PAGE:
Willow & The Environment
Willow beds provide a natural habitat for many insects, birds and beasties.
In the first years after planting it's important to keep the vegetation down around new pegs. However, after a few years the willow holds its own and we can hold back on the strimming allowing a profusion of flowers to thrive in the spring and early summer. As May arrives it is fabulous to have so many wildflowers between the beds: a mass of buttercups dotted with butterfly orchids; bedstraws, clovers and self heal everywhere and huge patches of my favourite ragged robin which seems to like the company of common spotted orchids. There are also grasses galore - which one day I will make time to try and identify.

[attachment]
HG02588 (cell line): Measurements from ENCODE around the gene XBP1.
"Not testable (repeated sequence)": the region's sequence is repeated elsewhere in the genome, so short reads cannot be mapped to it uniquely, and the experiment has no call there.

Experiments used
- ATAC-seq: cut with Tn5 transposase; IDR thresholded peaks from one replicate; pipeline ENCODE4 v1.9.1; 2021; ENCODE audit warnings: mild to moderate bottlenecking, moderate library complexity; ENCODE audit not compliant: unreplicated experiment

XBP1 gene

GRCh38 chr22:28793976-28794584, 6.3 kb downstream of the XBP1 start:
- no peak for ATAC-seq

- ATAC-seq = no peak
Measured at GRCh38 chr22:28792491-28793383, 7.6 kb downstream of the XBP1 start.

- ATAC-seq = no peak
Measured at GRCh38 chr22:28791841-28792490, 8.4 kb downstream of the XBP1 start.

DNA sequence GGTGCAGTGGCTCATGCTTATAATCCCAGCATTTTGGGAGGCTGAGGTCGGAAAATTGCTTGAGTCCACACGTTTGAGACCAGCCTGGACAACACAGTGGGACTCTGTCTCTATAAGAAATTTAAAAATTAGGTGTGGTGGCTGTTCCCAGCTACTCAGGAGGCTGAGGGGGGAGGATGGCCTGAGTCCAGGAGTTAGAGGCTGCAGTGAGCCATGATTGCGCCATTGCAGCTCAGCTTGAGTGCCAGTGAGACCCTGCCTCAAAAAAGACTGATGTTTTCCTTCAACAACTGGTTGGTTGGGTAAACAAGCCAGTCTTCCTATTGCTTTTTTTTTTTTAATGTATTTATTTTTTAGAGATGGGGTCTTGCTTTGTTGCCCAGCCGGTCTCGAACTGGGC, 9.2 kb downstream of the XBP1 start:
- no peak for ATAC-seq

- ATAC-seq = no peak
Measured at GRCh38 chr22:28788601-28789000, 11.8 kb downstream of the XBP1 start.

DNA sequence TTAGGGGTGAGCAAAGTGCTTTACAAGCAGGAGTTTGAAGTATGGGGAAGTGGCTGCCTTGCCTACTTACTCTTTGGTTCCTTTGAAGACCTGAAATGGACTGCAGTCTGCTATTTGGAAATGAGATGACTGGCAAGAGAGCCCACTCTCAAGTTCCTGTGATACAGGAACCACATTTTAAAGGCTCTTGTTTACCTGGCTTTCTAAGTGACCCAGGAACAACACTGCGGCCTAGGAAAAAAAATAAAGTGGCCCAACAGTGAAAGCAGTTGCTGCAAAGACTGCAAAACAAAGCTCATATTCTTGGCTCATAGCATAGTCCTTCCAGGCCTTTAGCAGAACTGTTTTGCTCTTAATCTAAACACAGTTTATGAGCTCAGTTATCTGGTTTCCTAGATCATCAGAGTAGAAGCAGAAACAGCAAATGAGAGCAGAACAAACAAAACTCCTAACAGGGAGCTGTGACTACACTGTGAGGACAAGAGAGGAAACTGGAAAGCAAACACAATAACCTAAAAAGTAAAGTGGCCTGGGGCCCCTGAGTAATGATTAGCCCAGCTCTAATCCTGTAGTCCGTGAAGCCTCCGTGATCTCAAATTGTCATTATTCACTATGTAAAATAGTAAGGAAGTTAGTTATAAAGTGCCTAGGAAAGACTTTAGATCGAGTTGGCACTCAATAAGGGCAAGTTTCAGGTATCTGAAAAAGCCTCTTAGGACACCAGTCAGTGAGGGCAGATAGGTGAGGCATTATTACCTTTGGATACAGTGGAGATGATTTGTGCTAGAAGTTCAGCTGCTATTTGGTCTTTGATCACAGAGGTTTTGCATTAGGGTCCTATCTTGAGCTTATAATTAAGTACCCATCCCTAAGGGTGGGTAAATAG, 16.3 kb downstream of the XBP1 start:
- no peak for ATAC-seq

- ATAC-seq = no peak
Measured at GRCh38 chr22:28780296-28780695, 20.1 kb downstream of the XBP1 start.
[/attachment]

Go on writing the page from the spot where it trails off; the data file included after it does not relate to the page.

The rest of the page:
Later in the year, when cutting begins, I love to sit hidden within the willow rows where a pet robin usually finds me and waits for the bird feed he knows is in my pocket.
Alongside this, one of the most significant environmental benefits of willow beds is their contribution to carbon capture. Fast growing willow absorbs huge amounts of carbon dioxide. Unlike trees in natural woodland, which eventually die and release carbon back into the atmosphere as they decay, willow turned into baskets effectively captures carbon in a beautiful, useful object. If treasured, a willow basket will contribute to a net carbon reduction.
Last updated: July 2021